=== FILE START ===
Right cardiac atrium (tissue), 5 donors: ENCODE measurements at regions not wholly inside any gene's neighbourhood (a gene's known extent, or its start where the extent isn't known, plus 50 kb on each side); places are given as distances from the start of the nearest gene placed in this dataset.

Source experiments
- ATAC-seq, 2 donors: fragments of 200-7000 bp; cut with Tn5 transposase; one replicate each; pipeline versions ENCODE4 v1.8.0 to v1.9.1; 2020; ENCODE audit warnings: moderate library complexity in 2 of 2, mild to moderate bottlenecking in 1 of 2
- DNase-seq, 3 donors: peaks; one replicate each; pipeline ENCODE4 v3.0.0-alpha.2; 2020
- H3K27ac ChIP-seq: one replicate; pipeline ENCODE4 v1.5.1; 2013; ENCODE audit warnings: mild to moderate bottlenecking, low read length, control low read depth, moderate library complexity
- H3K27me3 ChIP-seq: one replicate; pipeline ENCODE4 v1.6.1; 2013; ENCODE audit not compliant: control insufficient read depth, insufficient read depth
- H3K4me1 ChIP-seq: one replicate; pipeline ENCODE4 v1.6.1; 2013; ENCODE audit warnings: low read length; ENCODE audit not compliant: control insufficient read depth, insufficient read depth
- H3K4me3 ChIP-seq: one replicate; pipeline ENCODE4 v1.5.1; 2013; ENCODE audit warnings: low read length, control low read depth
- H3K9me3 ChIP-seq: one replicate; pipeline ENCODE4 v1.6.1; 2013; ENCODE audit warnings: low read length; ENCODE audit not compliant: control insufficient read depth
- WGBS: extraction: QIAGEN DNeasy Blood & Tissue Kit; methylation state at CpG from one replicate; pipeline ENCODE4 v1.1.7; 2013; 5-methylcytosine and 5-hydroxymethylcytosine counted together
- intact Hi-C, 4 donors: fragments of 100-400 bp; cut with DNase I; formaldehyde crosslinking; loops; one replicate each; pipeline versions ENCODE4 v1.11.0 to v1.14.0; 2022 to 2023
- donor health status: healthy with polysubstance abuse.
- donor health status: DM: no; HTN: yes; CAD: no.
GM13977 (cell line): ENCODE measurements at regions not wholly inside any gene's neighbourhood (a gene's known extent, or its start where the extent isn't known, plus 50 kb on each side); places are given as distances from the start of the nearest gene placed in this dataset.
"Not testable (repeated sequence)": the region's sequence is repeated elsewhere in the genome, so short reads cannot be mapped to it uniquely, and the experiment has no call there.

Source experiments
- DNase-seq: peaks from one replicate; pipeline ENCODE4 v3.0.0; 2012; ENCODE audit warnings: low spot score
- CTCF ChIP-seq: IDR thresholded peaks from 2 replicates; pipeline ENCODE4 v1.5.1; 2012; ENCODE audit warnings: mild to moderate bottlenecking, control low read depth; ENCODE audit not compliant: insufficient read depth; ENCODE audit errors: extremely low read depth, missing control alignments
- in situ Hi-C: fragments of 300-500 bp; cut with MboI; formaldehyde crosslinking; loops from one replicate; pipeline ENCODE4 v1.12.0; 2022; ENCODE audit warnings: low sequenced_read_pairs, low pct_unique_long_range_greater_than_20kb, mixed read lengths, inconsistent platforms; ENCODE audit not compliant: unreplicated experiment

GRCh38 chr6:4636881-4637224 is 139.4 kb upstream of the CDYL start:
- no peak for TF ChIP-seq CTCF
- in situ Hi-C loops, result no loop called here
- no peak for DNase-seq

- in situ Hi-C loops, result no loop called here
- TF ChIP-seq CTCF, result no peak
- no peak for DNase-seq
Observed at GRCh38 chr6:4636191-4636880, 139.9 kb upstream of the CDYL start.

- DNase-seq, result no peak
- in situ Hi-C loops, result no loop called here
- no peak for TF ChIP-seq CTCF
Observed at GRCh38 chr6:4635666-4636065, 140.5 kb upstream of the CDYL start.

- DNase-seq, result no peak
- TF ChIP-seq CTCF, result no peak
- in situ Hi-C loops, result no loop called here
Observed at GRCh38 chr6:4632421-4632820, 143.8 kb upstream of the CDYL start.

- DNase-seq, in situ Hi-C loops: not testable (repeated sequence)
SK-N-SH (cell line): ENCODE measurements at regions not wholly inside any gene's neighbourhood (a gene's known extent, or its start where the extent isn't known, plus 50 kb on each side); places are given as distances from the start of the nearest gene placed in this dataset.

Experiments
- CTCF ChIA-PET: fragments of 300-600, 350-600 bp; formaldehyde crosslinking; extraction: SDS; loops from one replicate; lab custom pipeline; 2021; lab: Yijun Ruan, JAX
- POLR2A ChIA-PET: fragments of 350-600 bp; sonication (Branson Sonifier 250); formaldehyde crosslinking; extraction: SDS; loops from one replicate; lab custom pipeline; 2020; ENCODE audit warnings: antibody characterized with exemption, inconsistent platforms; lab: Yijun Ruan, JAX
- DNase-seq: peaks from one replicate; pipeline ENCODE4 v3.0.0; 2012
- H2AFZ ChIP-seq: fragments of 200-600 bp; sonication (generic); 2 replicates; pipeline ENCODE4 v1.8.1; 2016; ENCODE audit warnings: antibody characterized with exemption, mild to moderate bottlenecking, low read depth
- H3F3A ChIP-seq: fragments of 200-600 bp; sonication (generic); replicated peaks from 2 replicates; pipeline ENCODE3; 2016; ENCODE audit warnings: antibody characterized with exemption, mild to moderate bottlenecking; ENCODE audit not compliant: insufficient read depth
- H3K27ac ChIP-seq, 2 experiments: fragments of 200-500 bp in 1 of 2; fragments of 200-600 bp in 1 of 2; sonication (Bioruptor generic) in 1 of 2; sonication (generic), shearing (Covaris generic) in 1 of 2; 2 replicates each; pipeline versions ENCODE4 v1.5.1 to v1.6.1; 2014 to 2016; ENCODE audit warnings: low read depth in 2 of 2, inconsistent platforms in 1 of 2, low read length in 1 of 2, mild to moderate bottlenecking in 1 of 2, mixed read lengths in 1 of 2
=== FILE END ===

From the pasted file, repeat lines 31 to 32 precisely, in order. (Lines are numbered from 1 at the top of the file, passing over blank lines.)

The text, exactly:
Observed at GRCh38 chr6:4635666-4636065, 140.5 kb upstream of the CDYL start.

- DNase-seq, result no peak